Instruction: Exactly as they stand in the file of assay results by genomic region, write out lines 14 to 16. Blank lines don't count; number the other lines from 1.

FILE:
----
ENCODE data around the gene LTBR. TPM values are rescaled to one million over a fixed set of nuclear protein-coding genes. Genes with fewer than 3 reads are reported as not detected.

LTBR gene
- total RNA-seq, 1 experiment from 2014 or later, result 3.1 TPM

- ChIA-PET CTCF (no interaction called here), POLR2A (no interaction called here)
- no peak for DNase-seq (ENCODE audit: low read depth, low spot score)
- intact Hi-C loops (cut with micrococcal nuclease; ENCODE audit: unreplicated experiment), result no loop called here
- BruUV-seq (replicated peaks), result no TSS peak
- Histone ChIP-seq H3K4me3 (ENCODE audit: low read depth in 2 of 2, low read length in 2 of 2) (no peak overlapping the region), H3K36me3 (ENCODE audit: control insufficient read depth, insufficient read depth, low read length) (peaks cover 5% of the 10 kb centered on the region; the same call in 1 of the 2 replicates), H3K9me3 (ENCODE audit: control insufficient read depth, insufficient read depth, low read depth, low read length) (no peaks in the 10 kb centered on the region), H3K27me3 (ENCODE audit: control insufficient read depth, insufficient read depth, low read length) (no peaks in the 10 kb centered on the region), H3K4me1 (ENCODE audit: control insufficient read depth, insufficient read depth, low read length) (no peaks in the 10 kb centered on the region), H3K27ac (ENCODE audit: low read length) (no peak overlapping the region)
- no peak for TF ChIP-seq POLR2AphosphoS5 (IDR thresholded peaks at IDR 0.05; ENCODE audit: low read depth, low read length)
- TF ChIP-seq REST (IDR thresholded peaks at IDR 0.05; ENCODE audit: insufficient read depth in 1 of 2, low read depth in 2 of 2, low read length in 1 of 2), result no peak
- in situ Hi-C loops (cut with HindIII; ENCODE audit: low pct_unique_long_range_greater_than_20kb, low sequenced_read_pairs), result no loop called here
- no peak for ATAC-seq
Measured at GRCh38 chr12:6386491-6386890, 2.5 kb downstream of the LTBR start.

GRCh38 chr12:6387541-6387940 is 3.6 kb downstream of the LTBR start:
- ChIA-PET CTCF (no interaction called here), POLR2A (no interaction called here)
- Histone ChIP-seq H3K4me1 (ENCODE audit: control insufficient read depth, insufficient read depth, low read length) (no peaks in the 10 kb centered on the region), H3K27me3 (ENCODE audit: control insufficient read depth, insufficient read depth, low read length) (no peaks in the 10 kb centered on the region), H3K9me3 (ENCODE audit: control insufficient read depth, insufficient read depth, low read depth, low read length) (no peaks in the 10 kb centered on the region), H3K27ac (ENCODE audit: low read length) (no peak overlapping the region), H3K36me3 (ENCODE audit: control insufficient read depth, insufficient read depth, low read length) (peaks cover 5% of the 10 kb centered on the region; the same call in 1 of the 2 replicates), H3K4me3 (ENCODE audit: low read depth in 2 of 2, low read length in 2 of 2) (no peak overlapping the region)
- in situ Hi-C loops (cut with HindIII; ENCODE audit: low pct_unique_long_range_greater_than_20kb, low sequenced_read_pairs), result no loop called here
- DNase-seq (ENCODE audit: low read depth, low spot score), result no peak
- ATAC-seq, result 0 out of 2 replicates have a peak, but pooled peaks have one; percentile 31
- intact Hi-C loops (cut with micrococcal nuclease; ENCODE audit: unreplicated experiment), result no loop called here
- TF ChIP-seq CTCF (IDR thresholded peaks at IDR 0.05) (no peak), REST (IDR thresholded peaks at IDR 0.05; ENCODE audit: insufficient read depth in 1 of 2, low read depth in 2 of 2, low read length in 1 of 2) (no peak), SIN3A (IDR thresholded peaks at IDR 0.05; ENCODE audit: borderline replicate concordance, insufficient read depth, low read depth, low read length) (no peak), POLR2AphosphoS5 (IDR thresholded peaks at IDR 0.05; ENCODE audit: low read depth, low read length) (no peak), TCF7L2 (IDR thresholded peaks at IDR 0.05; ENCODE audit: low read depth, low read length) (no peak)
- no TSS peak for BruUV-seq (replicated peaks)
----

GRCh38 chr12:6387541-6387940 is 3.6 kb downstream of the LTBR start:
- ChIA-PET CTCF (no interaction called here), POLR2A (no interaction called here)
- Histone ChIP-seq H3K4me1 (ENCODE audit: control insufficient read depth, insufficient read depth, low read length) (no peaks in the 10 kb centered on the region), H3K27me3 (ENCODE audit: control insufficient read depth, insufficient read depth, low read length) (no peaks in the 10 kb centered on the region), H3K9me3 (ENCODE audit: control insufficient read depth, insufficient read depth, low read depth, low read length) (no peaks in the 10 kb centered on the region), H3K27ac (ENCODE audit: low read length) (no peak overlapping the region), H3K36me3 (ENCODE audit: control insufficient read depth, insufficient read depth, low read length) (peaks cover 5% of the 10 kb centered on the region; the same call in 1 of the 2 replicates), H3K4me3 (ENCODE audit: low read depth in 2 of 2, low read length in 2 of 2) (no peak overlapping the region)